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Civic Engagement, Surveys Come Together in Polco-NRC Merger

By combining NRC’s scientific surveys and database with Polco’s communication and dashboard capabilities, executives hope to develop a faster way for local governments to gauge public opinion.

National Research Center Inc. and Polco, two companies in the business of gauging public opinion, have decided they could do it better together.

NRC announced its merger with the Wisconsin-based civic engagement platform last week. A news release said NRC’s expertise and database from years of scientific research, combined with the communication functions and speed of Polco’s civic engagement platform, could yield faster ways for state and local governments to collect and assess constituent feedback.

NRC touts itself as a “gold standard” for public-opinion research in government, with 25 years of experience conducting surveys for performance measurement, budgeting, strategic planning and decision-making, and a database containing hundreds of thousands of resident opinions. Polco, which formed in 2015, has tripled in size the past two years and worked with governments in more than 23 states.

Polco CEO Nick Mastronardi said NRC is now a wholly owned subsidiary of Polco that will retain its core products and capabilities, while turning its focus to what their research and development labs can do together. He hinted at the possibility of new products, teasing more announcements by the end of 2019, but said the merger is really about the complementary potential of what the two companies already do.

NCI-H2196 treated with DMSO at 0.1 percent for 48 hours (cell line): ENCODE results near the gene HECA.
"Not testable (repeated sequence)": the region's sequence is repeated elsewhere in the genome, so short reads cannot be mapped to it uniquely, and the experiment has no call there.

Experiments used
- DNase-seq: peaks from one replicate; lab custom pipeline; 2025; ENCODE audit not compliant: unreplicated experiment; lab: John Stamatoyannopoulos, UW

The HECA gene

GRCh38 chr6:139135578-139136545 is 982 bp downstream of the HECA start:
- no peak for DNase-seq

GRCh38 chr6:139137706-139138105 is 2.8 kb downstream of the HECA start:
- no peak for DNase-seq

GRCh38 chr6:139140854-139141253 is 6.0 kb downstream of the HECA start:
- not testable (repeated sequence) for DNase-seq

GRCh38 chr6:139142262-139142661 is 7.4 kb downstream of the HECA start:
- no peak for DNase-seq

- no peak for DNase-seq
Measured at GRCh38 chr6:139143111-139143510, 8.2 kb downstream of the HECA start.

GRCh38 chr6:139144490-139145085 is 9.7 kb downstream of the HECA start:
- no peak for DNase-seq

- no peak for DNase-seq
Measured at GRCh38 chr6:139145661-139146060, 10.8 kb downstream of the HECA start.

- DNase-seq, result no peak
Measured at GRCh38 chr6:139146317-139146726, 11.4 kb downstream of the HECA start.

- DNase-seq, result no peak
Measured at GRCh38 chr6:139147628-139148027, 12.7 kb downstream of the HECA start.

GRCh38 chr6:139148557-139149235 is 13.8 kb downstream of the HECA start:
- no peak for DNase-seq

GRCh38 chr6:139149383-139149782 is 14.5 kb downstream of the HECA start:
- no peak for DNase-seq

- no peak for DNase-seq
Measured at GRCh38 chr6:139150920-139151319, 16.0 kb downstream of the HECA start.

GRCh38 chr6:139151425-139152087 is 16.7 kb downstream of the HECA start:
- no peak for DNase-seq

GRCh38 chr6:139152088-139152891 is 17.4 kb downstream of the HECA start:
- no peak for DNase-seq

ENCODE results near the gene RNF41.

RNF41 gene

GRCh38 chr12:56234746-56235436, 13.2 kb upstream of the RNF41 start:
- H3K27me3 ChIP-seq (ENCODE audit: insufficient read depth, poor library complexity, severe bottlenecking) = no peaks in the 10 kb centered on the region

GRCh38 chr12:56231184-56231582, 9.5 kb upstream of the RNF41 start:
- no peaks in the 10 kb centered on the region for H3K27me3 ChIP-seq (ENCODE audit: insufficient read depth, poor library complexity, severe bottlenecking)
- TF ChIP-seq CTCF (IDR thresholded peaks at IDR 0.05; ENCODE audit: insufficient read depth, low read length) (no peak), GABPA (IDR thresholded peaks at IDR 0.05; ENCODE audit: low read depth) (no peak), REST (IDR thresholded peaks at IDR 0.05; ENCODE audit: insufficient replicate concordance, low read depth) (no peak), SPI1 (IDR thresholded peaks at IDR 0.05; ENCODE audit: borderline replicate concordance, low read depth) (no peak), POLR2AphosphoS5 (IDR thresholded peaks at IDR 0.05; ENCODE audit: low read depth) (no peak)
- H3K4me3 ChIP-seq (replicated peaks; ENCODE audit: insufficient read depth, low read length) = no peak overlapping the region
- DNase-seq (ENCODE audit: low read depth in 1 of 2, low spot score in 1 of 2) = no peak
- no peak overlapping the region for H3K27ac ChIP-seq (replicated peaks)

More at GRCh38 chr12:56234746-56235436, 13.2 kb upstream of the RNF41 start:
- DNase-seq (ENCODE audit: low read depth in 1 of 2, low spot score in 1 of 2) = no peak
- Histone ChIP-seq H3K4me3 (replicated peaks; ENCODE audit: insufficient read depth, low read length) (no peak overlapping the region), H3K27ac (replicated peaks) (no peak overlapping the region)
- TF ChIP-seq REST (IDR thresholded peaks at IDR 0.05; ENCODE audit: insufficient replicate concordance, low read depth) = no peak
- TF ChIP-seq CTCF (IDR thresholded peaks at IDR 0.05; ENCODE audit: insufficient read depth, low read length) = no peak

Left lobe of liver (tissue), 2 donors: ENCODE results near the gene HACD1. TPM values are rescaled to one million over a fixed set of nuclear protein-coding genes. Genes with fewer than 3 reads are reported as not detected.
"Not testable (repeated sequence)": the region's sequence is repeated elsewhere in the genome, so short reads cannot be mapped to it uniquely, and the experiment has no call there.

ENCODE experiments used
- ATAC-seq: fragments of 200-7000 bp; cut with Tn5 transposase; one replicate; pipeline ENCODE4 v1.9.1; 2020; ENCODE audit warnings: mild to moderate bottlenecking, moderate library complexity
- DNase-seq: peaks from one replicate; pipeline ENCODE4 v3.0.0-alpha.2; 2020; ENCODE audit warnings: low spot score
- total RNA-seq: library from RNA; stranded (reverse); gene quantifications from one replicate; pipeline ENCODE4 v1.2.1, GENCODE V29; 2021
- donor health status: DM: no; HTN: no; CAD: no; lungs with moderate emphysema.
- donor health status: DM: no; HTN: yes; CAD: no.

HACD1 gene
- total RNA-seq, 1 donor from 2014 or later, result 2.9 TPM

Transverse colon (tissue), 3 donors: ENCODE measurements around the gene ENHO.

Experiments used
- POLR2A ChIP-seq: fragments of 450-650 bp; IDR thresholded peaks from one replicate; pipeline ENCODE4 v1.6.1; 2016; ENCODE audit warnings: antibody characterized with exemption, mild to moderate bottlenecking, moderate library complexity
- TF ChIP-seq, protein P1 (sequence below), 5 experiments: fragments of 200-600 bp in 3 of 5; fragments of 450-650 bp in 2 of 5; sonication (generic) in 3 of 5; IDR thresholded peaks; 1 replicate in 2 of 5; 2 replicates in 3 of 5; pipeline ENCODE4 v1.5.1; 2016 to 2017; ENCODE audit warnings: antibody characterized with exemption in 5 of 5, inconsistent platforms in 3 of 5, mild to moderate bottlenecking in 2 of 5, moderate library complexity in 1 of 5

“I think it was inevitable that at some point, communications technology and surveys for performance management come together,” he said. “There are a couple methodology shifts that are happening. We’re not going to force them — I think what NRC has been doing has been phenomenal — but in the long run, digital delivery of some of their surveys through Polco’s online verified platform makes a ton of sense. I think being able to drill down in the results through some of Polco’s dashboard capabilities makes a ton of sense. I do think there are some capabilities with being able to do surveys online, but still verified, more frequently, that lets you do shorter surveys more often, [that] has some real potential.”

Mastronardi stressed that while there is no shortage of unscientific ways to gauge public opinion, those don’t always produce actionable insights, or come with a portal to work with citizens on the back end.

“A lot of cities, to facilitate their communications, have been using tech platforms that weren’t built for that — in particular, Facebook and SurveyMonkey, and both those have had some negative consequences for cities. Neither of those facilitate a civil-structured dialog, and Polco is a civic communication tool built for those environments,” he said. “Polco’s architecture essentially builds, for a city, a digital standing panel, and that’s the best method, in the long run, for scientific analysis. And it’s fast and digital. So I think we’re both kind of looking at that endgame and excited about it.”

Andrew Westrope is managing editor of the Center for Digital Education. Before that, he was a staff writer for Government Technology, and previously was a reporter and editor at community newspapers. He has a bachelor’s degree in physiology from Michigan State University and lives in Northern California.